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One year ago: Jack Nelson

Jack-nelson Jack Nelson was a Pulitzer Prize-winning Los Angeles Times reporter and Washington, D.C., bureau chief who helped establish the paper's national reputation in the 1960s and '70s.

Nelson broke major stories on the civil rights movement for The Times, particularly in his coverage of the shooting of civil rights worker Viola Liuzzo and the slaying of three black students in South Carolina in what is known as the Orangeburg Massacre.

He also scored an enviable scoop in the Watergate scandal with his interview of an ex-FBI agent who witnessed the break-in at the Democratic National Committee's headquarters. The stories resulting from Nelson's interview were the first to link the burglary "right to the heart of the Nixon reelection campaign," David Halberstam wrote in his 1979 media history, “The Powers That Be.”

Nelson became The Times' Washinton bureau chief in 1975, and for 20 years he oversaw its development into what Gene Roberts Jr., former managing editor of the New York Times, called "arguably one of the finest bureaus ever in Washington."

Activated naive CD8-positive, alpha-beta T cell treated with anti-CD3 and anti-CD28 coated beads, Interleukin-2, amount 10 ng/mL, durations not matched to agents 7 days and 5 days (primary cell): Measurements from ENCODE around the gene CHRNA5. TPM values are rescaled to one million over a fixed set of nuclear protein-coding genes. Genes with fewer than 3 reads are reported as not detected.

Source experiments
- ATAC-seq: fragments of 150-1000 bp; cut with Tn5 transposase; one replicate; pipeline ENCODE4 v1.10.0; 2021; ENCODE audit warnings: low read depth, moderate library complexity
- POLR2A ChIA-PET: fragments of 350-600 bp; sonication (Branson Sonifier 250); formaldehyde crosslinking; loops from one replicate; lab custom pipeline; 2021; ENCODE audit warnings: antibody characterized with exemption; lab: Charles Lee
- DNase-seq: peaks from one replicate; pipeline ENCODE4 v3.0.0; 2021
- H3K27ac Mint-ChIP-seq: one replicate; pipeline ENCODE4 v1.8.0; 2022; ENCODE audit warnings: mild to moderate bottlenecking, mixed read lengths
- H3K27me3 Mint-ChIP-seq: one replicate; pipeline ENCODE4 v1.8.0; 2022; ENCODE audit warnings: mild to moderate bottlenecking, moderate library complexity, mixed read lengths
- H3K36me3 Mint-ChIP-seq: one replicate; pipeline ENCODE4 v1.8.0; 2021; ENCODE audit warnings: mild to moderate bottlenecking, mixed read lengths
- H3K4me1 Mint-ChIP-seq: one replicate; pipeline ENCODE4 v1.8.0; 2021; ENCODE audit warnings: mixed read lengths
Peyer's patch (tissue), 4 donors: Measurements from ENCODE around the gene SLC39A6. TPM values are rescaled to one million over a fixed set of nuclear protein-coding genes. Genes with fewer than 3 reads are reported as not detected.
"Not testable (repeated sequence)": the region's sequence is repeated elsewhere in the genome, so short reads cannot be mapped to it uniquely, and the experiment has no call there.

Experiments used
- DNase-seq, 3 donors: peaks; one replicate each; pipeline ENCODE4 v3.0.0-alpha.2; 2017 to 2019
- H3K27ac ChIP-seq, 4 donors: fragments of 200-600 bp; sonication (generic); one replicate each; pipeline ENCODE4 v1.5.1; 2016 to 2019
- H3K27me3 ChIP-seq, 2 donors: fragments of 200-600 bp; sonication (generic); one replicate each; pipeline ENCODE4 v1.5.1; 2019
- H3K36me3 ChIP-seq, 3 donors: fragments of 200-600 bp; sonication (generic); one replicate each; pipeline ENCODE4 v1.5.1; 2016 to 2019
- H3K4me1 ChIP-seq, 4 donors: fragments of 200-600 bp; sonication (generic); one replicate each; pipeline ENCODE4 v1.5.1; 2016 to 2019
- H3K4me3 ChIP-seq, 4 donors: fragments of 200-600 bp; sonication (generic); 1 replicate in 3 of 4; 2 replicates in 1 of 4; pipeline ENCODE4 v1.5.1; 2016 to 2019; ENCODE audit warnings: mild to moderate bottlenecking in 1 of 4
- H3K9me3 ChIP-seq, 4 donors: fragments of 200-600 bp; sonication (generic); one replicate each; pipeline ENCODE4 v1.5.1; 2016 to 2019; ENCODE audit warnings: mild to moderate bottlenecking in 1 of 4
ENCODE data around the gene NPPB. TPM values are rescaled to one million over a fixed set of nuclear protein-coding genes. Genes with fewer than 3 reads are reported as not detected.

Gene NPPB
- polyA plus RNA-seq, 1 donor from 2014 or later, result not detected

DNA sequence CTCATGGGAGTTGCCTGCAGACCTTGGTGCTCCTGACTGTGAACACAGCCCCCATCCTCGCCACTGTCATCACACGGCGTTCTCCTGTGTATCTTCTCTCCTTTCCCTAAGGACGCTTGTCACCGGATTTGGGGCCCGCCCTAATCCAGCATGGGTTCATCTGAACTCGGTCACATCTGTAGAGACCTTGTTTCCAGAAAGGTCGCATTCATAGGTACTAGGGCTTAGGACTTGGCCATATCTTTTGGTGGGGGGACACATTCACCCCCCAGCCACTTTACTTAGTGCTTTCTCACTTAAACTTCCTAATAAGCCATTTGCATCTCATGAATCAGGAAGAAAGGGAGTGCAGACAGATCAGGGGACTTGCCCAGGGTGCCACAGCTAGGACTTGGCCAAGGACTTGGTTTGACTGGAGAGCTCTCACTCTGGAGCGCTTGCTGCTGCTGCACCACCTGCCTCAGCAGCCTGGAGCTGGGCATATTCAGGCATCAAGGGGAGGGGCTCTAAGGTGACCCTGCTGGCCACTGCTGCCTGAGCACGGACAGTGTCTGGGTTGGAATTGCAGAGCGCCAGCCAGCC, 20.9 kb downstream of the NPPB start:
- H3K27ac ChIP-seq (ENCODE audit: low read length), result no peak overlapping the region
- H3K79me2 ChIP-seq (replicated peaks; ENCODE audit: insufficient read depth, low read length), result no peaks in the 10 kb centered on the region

Nelson had made a noteworthy career for himself before even arriving at The Times. At wht was then the Atlanta Constitution, he exposed in a series of articles an array of abuses at a mental institution. As a result of his reporting, the hospital was overhauled and Nelson won a Pulitzer Prize for local reporting in 1960.

In addition to reporting, Nelson wrote or co-wrote several books and was a regular commentator on public television's "Washington Week in Review."

Read more about the award-winning reporter in Jack Nelson's obituary by The Times. Also, see a video of some of his appearances on "Washington Week in Review."

-- Michael Farr

Photo: Jack Nelson. Credit: Los Angeles Times

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